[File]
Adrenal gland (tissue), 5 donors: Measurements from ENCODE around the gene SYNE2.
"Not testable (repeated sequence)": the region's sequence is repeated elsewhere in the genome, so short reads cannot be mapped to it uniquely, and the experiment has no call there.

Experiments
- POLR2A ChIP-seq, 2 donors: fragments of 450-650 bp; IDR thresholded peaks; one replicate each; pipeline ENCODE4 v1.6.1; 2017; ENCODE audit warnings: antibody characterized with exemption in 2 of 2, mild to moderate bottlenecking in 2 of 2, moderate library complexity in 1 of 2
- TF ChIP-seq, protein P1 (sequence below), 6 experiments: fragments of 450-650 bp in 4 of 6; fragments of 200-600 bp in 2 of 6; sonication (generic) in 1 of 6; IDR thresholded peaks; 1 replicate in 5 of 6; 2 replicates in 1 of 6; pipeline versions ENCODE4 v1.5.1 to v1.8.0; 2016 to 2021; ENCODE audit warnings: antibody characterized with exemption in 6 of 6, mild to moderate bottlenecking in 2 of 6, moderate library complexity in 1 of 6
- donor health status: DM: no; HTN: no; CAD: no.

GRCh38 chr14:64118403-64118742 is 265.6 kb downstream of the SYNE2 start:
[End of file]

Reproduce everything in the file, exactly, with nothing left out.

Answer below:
Adrenal gland (tissue), 5 donors: Measurements from ENCODE around the gene SYNE2.
"Not testable (repeated sequence)": the region's sequence is repeated elsewhere in the genome, so short reads cannot be mapped to it uniquely, and the experiment has no call there.

Experiments
- POLR2A ChIP-seq, 2 donors: fragments of 450-650 bp; IDR thresholded peaks; one replicate each; pipeline ENCODE4 v1.6.1; 2017; ENCODE audit warnings: antibody characterized with exemption in 2 of 2, mild to moderate bottlenecking in 2 of 2, moderate library complexity in 1 of 2
- TF ChIP-seq, protein P1 (sequence below), 6 experiments: fragments of 450-650 bp in 4 of 6; fragments of 200-600 bp in 2 of 6; sonication (generic) in 1 of 6; IDR thresholded peaks; 1 replicate in 5 of 6; 2 replicates in 1 of 6; pipeline versions ENCODE4 v1.5.1 to v1.8.0; 2016 to 2021; ENCODE audit warnings: antibody characterized with exemption in 6 of 6, mild to moderate bottlenecking in 2 of 6, moderate library complexity in 1 of 6
- donor health status: DM: no; HTN: no; CAD: no.

GRCh38 chr14:64118403-64118742 is 265.6 kb downstream of the SYNE2 start: